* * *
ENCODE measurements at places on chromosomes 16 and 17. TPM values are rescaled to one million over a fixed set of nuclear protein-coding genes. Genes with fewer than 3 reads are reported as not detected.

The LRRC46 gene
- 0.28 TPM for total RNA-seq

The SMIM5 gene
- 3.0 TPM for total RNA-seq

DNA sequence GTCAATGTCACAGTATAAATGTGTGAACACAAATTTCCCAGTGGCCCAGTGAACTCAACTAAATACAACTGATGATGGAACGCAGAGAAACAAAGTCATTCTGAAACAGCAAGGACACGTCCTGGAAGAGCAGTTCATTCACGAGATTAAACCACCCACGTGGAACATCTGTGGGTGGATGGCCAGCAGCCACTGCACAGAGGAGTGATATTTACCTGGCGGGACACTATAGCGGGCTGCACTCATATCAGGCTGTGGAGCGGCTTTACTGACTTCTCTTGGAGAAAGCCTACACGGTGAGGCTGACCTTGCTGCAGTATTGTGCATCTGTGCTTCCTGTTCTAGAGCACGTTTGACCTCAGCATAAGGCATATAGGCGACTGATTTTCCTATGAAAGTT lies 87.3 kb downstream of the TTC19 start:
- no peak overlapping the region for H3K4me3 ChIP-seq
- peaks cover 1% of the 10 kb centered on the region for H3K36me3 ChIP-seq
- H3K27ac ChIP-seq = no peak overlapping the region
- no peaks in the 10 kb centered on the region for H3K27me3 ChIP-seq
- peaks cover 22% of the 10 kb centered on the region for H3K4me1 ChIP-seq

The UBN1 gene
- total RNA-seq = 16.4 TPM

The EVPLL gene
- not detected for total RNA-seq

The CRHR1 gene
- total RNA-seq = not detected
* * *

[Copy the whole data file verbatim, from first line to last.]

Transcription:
ENCODE measurements at places on chromosomes 16 and 17. TPM values are rescaled to one million over a fixed set of nuclear protein-coding genes. Genes with fewer than 3 reads are reported as not detected.

The LRRC46 gene
- 0.28 TPM for total RNA-seq

The SMIM5 gene
- 3.0 TPM for total RNA-seq

DNA sequence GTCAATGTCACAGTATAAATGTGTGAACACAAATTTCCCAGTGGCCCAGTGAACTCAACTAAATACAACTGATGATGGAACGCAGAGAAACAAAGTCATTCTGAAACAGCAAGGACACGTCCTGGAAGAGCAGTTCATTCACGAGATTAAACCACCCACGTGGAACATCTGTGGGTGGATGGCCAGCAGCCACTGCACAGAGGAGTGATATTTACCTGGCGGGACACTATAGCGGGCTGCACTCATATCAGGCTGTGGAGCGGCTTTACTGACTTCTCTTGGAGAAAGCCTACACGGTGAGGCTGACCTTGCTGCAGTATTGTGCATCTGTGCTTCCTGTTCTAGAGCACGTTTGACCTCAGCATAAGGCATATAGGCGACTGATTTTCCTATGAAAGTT lies 87.3 kb downstream of the TTC19 start:
- no peak overlapping the region for H3K4me3 ChIP-seq
- peaks cover 1% of the 10 kb centered on the region for H3K36me3 ChIP-seq
- H3K27ac ChIP-seq = no peak overlapping the region
- no peaks in the 10 kb centered on the region for H3K27me3 ChIP-seq
- peaks cover 22% of the 10 kb centered on the region for H3K4me1 ChIP-seq

The UBN1 gene
- total RNA-seq = 16.4 TPM

The EVPLL gene
- not detected for total RNA-seq

The CRHR1 gene
- total RNA-seq = not detected